Atlanta, Georgia—A three-judge panel of the Eleventh Circuit Court of Appeals will require a trial in a successful Voting Rights Act challenge to Fayette County, Georgia at-large method of electing members to the County Commission and School Board.
LDF filed this case on behalf of the Georgia State Conference of the NAACP, the Fayette County NAACP and 10 Black Fayette County voters. For nearly 20 years Black voters in Fayette County advocated for district-based voting.
On summary judgment, a federal district court ruled that Fayette County’s at-large method of election violated the Voting Rights Act because it provided less opportunity for Black voters to elect their candidates of choice. To remedy the Voting Right Act violation that it found, the federal court ordered that district-based elections be held going forward, with one district in which Black voters make up the majority of the voting-age population.
The district court ruled that both bodies previously used at-large voting as a structural wall of exclusion, which ensured that Black voters could not elect their candidates of choice. Indeed, although Black people make up 20 percent of the county’s population, are concentrated in the northern part of the county and had run in election after election (as both Democrats and Republicans), no Black candidate had ever been elected to either body in the county’s nearly two-century history.
In returning the case to the lower court for a trial, the Eleventh Circuit was careful to note that “the district court made abundantly clear in its comprehensive opinion that the substantial weight of that evidence favored” plaintiffs.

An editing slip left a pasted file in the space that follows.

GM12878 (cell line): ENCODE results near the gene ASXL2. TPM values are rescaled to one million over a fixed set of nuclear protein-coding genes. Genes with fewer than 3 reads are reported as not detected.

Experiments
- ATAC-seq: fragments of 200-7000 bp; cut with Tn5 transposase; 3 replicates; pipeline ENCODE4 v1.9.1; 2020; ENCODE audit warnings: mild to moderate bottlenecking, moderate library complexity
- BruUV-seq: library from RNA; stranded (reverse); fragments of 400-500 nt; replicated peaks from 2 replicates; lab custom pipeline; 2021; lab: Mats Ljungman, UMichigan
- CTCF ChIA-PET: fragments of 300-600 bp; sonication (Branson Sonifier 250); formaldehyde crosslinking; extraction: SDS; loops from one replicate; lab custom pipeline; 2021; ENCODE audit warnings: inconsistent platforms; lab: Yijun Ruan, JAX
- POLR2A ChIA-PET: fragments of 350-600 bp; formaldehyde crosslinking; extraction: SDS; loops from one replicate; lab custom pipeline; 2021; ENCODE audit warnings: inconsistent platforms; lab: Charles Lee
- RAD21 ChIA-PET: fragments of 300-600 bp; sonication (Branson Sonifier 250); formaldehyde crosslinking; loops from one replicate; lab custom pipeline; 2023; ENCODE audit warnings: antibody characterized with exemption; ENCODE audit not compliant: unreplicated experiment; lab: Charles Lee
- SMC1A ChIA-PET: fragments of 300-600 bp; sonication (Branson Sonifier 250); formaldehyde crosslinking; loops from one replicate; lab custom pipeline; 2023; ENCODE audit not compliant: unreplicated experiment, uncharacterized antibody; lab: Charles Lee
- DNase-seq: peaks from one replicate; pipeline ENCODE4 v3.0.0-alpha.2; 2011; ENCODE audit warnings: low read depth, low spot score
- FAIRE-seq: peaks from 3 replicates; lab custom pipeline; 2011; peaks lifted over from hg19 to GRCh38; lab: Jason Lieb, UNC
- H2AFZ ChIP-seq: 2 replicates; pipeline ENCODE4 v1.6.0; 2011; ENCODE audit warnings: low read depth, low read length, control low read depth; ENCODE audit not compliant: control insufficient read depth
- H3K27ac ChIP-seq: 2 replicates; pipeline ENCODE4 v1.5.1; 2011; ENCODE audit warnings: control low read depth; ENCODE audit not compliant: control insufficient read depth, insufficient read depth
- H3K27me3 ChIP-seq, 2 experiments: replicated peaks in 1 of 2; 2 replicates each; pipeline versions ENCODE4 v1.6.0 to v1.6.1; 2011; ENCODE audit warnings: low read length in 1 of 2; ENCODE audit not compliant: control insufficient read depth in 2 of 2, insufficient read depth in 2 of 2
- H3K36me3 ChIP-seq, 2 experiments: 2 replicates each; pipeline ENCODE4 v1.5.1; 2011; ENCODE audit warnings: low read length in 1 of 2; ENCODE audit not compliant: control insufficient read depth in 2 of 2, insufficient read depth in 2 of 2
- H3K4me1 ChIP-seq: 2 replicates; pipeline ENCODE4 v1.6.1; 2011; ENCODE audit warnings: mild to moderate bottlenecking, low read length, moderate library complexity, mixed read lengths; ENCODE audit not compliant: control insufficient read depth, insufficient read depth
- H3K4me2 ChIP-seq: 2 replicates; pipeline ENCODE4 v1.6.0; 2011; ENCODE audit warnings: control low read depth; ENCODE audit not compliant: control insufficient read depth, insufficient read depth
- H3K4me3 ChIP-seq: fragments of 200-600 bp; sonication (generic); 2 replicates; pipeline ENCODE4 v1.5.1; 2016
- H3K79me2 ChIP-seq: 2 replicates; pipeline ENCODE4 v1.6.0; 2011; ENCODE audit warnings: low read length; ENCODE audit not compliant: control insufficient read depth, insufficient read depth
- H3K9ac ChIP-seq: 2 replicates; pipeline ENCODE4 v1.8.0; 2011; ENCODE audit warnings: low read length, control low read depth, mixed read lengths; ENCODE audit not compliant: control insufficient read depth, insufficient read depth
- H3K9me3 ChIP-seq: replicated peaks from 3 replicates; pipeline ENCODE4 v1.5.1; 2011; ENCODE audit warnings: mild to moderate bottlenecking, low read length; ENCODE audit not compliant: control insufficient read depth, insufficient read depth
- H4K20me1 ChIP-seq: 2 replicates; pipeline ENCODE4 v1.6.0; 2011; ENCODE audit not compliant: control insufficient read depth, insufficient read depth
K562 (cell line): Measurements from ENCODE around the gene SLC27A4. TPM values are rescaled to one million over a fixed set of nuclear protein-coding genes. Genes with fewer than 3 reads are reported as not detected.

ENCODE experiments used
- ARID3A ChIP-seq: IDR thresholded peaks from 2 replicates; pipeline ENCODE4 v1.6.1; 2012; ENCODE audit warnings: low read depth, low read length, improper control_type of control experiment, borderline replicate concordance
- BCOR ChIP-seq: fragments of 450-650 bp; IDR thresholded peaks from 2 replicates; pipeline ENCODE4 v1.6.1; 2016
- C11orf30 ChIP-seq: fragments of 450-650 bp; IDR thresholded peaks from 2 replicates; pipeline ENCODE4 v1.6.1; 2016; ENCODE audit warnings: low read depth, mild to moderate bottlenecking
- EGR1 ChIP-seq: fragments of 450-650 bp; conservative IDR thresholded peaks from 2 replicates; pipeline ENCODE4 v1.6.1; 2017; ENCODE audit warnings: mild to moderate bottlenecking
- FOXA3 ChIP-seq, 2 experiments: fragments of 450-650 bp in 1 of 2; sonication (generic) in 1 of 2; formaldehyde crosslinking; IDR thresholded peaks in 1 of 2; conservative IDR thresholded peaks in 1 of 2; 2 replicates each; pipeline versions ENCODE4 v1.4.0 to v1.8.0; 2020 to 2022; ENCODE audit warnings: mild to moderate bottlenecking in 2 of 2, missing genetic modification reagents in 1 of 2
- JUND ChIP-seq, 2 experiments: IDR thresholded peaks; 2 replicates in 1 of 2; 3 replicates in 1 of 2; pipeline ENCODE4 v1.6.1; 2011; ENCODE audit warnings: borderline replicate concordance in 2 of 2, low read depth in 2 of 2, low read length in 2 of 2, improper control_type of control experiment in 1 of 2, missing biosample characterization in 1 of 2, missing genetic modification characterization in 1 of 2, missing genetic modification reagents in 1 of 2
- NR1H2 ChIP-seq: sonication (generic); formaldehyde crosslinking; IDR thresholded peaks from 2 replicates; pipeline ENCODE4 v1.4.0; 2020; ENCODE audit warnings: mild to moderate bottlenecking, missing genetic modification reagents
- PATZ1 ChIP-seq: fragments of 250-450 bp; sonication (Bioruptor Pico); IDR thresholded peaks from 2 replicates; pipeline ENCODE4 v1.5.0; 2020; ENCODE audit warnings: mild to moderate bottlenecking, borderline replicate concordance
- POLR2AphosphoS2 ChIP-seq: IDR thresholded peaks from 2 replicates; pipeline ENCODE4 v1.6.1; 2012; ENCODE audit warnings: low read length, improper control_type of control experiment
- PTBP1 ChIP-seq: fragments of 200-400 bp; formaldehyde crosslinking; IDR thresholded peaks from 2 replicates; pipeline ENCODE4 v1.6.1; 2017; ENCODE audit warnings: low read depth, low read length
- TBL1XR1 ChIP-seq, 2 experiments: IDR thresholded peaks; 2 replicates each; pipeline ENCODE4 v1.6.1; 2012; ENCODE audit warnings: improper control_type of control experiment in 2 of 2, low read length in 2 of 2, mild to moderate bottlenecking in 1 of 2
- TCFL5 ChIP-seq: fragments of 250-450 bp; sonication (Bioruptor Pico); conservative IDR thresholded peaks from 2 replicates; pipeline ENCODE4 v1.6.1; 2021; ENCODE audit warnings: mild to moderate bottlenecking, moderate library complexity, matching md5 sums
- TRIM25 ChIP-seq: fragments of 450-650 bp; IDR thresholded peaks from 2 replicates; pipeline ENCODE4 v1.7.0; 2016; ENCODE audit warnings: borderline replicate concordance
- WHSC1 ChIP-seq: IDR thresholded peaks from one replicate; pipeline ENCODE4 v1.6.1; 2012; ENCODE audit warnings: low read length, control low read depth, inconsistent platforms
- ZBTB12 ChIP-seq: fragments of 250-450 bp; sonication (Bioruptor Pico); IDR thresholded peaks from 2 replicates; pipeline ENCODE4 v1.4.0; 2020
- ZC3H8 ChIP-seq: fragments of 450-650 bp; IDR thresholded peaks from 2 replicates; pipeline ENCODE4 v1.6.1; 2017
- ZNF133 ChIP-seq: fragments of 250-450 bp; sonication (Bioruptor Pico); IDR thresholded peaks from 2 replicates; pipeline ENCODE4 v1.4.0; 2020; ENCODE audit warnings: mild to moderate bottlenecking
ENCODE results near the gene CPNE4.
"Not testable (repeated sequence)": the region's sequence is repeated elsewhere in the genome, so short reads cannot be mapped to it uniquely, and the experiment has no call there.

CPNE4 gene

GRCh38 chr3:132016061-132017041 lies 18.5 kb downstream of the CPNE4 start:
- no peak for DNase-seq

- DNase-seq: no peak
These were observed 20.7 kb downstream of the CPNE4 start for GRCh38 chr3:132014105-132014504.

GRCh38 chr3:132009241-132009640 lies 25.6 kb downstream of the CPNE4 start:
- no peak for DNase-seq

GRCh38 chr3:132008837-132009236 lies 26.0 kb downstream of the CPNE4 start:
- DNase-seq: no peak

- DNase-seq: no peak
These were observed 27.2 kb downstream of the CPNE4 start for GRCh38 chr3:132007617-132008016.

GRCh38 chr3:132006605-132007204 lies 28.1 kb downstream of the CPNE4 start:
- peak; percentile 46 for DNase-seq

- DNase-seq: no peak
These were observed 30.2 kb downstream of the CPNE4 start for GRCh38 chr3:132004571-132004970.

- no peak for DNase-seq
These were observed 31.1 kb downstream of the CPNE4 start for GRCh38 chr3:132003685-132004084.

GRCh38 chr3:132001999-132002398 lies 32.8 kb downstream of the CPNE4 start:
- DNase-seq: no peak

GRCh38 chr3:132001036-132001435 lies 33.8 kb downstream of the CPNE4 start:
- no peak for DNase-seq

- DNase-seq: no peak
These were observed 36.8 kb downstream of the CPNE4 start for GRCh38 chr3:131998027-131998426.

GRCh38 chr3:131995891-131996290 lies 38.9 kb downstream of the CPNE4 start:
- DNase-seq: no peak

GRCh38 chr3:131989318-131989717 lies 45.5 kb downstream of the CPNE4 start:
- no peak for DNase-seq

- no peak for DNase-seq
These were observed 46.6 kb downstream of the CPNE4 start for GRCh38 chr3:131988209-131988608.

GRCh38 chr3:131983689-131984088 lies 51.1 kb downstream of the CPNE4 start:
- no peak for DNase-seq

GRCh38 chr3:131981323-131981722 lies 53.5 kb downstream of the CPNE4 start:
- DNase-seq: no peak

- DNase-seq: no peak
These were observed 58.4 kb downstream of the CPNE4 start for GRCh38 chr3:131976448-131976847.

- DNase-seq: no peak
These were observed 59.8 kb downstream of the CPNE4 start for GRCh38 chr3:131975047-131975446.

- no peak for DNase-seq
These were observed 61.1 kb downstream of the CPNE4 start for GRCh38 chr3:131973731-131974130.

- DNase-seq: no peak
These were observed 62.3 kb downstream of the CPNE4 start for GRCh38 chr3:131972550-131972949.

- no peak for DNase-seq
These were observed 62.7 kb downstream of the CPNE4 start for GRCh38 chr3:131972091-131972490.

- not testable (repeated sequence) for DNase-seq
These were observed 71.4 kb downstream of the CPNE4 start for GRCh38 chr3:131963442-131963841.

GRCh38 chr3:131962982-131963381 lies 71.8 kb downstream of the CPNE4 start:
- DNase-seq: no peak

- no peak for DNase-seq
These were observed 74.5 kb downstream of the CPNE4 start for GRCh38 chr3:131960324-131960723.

Given the complex, fact-intensive nature of Voting Rights Act lawsuits, however, the Eleventh Circuit determined that, though “the [district] court’s conclusion may be sustainable,” a trial is necessary to provide an opportunity for witnesses to be examined live and for credibility determinations to be made.
The Eleventh Circuit also was careful not to disturb the results of the historic and remedial district-based elections held on November 4, 2014, during which Fayette County voters both led the state of Georgia in voter turnout, and made history by electing the candidates of their choice for both local bodies, including electing the first-ever Black woman, to serve on the County Commission.
Despite this progress, Fayette County continues to defend its racially discriminatory method of election, and to impose on Fayette taxpayers the costs (so far estimated to exceed $1.5 million) of that defense.
LDF is prepared to defend this important win at trial.
Read the appellate decision here.
Learn more about LDF’s defense of Plaintiffs’ Section 2 of the Voting Rights Act win before the Eleventh Circuit here.
A transcript of the oral argument proceedings is forthcoming.
Board of Commissioners Appeal (Aden’s remarks 12:54-28:09)
Board of Education Appeal (Aden’s remarks 15:15-27.26)